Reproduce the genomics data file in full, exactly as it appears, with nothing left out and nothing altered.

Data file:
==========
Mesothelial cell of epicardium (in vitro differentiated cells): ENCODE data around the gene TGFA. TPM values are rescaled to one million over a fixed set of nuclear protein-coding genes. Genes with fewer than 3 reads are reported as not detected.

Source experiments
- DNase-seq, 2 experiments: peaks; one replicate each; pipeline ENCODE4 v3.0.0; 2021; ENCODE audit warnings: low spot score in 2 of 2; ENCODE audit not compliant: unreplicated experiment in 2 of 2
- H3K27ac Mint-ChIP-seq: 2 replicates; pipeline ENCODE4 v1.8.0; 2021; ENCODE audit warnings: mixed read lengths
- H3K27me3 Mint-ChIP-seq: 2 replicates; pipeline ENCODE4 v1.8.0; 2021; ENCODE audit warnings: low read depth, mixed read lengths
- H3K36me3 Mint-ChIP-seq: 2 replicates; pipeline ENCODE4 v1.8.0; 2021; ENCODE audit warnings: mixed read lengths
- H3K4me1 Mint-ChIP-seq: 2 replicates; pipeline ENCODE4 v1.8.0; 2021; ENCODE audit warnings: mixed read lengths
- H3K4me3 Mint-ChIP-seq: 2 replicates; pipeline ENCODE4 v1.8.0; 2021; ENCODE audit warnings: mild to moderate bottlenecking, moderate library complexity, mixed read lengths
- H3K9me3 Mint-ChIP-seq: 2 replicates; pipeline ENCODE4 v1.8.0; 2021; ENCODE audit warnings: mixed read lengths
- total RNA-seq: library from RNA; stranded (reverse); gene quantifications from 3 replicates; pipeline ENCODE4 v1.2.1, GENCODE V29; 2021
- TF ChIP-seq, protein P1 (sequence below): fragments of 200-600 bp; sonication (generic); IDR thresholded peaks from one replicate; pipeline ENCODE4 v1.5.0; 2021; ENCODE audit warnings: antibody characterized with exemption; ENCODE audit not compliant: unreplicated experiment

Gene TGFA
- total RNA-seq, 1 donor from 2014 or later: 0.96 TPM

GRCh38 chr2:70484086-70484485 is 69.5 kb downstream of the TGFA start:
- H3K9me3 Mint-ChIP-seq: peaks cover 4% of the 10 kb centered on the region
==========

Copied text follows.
Mesothelial cell of epicardium (in vitro differentiated cells): ENCODE data around the gene TGFA. TPM values are rescaled to one million over a fixed set of nuclear protein-coding genes. Genes with fewer than 3 reads are reported as not detected.

Source experiments
- DNase-seq, 2 experiments: peaks; one replicate each; pipeline ENCODE4 v3.0.0; 2021; ENCODE audit warnings: low spot score in 2 of 2; ENCODE audit not compliant: unreplicated experiment in 2 of 2
- H3K27ac Mint-ChIP-seq: 2 replicates; pipeline ENCODE4 v1.8.0; 2021; ENCODE audit warnings: mixed read lengths
- H3K27me3 Mint-ChIP-seq: 2 replicates; pipeline ENCODE4 v1.8.0; 2021; ENCODE audit warnings: low read depth, mixed read lengths
- H3K36me3 Mint-ChIP-seq: 2 replicates; pipeline ENCODE4 v1.8.0; 2021; ENCODE audit warnings: mixed read lengths
- H3K4me1 Mint-ChIP-seq: 2 replicates; pipeline ENCODE4 v1.8.0; 2021; ENCODE audit warnings: mixed read lengths
- H3K4me3 Mint-ChIP-seq: 2 replicates; pipeline ENCODE4 v1.8.0; 2021; ENCODE audit warnings: mild to moderate bottlenecking, moderate library complexity, mixed read lengths
- H3K9me3 Mint-ChIP-seq: 2 replicates; pipeline ENCODE4 v1.8.0; 2021; ENCODE audit warnings: mixed read lengths
- total RNA-seq: library from RNA; stranded (reverse); gene quantifications from 3 replicates; pipeline ENCODE4 v1.2.1, GENCODE V29; 2021
- TF ChIP-seq, protein P1 (sequence below): fragments of 200-600 bp; sonication (generic); IDR thresholded peaks from one replicate; pipeline ENCODE4 v1.5.0; 2021; ENCODE audit warnings: antibody characterized with exemption; ENCODE audit not compliant: unreplicated experiment

Gene TGFA
- total RNA-seq, 1 donor from 2014 or later: 0.96 TPM

GRCh38 chr2:70484086-70484485 is 69.5 kb downstream of the TGFA start:
- H3K9me3 Mint-ChIP-seq: peaks cover 4% of the 10 kb centered on the region